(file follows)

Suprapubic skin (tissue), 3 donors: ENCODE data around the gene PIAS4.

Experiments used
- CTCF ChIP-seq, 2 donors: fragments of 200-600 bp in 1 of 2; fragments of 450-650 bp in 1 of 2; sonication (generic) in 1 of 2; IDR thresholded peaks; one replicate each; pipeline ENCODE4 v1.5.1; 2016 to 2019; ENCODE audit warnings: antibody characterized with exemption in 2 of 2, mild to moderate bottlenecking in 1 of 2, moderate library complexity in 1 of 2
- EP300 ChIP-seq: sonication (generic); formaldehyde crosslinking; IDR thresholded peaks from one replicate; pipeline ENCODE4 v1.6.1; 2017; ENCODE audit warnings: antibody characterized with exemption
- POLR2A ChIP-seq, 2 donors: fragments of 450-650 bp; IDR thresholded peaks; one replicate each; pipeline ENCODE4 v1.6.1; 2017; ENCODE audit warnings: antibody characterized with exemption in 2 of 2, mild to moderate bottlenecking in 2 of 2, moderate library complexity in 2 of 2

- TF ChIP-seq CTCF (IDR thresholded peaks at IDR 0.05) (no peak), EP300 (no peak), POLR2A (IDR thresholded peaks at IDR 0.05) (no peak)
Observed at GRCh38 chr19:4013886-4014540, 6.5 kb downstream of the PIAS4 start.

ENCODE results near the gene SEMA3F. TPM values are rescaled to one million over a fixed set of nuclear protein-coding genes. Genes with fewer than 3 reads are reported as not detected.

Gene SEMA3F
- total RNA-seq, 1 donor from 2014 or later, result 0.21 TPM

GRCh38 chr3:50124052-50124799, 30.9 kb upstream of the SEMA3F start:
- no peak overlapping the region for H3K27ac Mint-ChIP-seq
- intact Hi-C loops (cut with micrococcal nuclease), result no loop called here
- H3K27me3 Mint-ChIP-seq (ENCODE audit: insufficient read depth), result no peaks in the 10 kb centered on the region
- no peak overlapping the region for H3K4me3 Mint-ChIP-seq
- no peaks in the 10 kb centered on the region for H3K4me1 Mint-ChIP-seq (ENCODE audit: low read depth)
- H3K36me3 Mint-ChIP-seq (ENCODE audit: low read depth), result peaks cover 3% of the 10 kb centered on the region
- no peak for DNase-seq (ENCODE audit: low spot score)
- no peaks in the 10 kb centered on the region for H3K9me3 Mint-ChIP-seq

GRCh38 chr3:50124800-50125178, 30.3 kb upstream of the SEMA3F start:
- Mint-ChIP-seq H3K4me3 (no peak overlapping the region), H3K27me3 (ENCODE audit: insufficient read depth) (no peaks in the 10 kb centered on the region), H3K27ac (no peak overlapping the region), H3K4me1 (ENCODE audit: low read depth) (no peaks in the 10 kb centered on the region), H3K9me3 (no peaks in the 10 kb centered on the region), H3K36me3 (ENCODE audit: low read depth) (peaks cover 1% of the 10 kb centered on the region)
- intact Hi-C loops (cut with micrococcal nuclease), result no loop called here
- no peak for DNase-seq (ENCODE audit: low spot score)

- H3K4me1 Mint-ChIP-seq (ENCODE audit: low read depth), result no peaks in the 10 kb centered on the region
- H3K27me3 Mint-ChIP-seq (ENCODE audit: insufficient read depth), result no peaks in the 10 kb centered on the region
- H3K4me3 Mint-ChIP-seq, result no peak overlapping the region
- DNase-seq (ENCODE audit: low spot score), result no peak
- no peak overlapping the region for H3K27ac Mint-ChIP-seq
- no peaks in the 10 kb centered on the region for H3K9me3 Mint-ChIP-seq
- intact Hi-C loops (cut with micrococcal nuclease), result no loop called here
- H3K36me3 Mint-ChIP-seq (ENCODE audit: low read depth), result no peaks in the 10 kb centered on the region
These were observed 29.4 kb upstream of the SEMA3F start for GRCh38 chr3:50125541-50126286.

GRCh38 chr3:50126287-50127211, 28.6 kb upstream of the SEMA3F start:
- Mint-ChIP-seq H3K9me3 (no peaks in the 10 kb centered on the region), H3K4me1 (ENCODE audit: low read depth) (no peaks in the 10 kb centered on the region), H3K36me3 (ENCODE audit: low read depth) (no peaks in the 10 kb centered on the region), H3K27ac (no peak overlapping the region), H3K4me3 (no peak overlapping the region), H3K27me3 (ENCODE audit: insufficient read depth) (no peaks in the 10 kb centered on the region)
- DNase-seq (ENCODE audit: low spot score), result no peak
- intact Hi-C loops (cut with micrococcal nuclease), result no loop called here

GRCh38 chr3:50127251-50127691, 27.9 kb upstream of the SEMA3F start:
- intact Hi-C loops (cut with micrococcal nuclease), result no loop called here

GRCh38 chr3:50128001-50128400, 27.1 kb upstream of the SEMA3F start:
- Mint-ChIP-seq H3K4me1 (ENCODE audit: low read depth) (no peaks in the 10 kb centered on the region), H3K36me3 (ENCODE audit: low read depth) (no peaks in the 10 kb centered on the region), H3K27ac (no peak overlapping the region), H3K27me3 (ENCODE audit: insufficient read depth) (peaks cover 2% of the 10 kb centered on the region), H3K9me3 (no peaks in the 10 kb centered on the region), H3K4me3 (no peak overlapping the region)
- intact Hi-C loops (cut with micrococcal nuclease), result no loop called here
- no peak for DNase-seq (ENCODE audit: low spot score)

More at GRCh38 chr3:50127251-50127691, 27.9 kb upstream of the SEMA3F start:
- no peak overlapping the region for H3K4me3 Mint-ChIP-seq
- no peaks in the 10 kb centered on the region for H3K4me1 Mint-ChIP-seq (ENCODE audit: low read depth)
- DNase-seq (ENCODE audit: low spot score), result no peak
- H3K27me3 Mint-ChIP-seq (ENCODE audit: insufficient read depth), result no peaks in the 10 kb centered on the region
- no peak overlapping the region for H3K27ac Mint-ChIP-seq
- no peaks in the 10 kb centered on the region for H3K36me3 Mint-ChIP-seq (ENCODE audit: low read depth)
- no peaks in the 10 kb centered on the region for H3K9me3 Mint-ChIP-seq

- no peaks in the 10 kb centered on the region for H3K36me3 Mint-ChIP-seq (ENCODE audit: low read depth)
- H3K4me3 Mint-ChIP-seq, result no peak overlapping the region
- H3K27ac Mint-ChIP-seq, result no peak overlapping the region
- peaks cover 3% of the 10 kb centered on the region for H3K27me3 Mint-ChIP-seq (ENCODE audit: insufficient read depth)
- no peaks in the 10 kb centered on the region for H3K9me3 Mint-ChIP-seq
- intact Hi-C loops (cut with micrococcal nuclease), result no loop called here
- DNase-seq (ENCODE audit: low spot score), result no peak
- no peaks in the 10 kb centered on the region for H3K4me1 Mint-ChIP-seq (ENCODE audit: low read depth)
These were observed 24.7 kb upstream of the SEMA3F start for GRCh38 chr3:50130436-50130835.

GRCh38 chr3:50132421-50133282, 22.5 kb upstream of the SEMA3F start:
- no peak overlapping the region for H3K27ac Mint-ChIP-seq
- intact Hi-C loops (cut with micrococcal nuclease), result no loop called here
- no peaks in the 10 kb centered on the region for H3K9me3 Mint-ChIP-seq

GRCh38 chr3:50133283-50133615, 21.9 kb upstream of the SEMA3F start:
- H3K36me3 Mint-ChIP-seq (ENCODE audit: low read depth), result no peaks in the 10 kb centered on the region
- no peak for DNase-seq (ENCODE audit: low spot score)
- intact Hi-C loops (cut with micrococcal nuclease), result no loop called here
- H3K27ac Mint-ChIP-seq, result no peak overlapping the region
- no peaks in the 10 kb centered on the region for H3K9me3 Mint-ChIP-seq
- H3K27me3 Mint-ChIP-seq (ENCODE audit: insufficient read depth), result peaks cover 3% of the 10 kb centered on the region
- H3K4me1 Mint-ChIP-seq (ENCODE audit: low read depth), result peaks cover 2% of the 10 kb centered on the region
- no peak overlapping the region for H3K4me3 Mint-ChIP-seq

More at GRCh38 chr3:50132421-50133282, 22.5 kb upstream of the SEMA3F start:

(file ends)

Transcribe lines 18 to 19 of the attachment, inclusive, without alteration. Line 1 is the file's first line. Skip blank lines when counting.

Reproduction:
- no peak for DNase-seq (ENCODE audit: low spot score)
- no peaks in the 10 kb centered on the region for H3K9me3 Mint-ChIP-seq